It's A Persimmon Kind Of Christmas


Karen Lynnpersimmons on a bench

Persimmons have always been an enigma to me. They seem to grow wild in many parts of the country but what to do with them? I did not grow up eating those luscious, fleshy, harvest-orange orbs, so I would pass them in shops and stores without much thought. That is truly often how it works with me, until my husband — "The Viking," in my life — says to me, "Hey, I think one of our neighbors around the corner is going to let me have all the persimmons off of their tree." All of a sudden The Viking and I get our brains to work on what to do with that many persimmons. His first thought was wine, and my first thought was bread, and that, my friends, explains our relationship in a nutshell.

I was dreaming of not just any bread, but one that rivals my often-requested banana bread recipe. One thing we know for sure is that there will be a bunch of persimmon goodness on our Lil' Suburban Homestead this holiday season. The Viking will be making wine and possibly mead; I have plans to make persimmon cake, bread, and cookies.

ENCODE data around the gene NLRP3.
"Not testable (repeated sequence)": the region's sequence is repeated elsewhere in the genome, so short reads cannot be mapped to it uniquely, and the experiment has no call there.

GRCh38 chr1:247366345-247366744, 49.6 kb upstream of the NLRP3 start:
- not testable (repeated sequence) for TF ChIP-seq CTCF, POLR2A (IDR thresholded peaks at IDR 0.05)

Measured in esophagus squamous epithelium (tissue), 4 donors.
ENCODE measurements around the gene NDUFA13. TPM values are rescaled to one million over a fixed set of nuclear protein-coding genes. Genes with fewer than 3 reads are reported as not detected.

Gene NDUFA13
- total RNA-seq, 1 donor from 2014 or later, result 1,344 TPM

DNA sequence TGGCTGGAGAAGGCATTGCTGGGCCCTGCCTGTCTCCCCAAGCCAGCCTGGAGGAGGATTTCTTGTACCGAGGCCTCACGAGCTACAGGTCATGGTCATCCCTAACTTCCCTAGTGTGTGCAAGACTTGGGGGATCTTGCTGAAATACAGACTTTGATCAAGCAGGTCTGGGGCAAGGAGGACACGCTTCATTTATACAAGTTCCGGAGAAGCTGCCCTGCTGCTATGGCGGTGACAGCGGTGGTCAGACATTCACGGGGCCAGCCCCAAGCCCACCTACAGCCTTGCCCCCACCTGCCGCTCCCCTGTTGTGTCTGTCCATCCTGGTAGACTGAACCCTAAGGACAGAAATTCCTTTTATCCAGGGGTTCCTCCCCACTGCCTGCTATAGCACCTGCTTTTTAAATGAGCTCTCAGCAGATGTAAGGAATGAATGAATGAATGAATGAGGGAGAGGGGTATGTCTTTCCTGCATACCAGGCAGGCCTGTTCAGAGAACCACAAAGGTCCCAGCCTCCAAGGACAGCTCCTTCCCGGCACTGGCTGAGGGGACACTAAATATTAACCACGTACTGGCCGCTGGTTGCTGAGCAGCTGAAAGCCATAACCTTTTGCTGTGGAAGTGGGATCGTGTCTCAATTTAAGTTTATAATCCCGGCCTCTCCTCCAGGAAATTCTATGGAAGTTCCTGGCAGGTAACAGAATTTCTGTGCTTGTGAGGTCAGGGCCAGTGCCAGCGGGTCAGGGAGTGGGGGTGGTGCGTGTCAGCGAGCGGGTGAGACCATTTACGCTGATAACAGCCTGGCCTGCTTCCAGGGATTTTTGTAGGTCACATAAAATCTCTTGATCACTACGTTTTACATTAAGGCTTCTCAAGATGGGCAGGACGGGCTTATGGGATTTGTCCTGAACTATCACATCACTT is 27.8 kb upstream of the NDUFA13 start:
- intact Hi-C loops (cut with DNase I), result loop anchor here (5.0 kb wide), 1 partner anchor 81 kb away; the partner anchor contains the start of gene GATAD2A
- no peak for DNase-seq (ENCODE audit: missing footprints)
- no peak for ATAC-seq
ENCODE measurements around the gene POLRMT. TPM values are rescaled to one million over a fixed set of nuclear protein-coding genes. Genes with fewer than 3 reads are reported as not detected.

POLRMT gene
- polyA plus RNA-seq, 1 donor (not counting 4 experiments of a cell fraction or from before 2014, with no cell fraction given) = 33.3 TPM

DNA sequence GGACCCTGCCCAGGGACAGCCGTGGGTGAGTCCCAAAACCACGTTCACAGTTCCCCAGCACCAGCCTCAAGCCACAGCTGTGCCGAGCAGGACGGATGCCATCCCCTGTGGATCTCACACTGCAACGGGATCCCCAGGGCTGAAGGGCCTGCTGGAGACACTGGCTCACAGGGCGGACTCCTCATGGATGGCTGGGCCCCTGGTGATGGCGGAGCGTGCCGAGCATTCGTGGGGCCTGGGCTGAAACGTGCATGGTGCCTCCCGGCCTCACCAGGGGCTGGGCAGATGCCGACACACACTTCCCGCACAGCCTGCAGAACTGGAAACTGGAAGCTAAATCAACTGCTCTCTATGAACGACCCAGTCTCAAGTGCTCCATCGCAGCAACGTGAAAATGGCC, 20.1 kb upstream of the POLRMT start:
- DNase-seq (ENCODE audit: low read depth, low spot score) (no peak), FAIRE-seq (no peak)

We also started researching persimmons, and what I learned is that there are four common types of persimmons: the Saijo, Sheng, Hachiya, and the Fuyu, which is the one we got our hands on. I believe there are more varieties than that. The word "fuyu" is of Japanese origin, and the word "persimmon" comes from Powhatan, an Algonquian language of the eastern United States, meaning “a dry fruit.” (Persimmon: Wikipedia)

If you have never had persimmons, they taste sweet like a plum in my opinion, but I Googled it and some say they taste like dates. One person even mentioned they tasted like pumpkin to them, so, as with many things, taste is subjective. They are often referred to as "nature's candy."

The trick to knowing when they are ripe is that the fuyu persimmon will be orange; all of the persimmons will be the same shade of harvest orange, but they will still be hard to the touch. They will soften over time, though, and you will have to use them up quickly.

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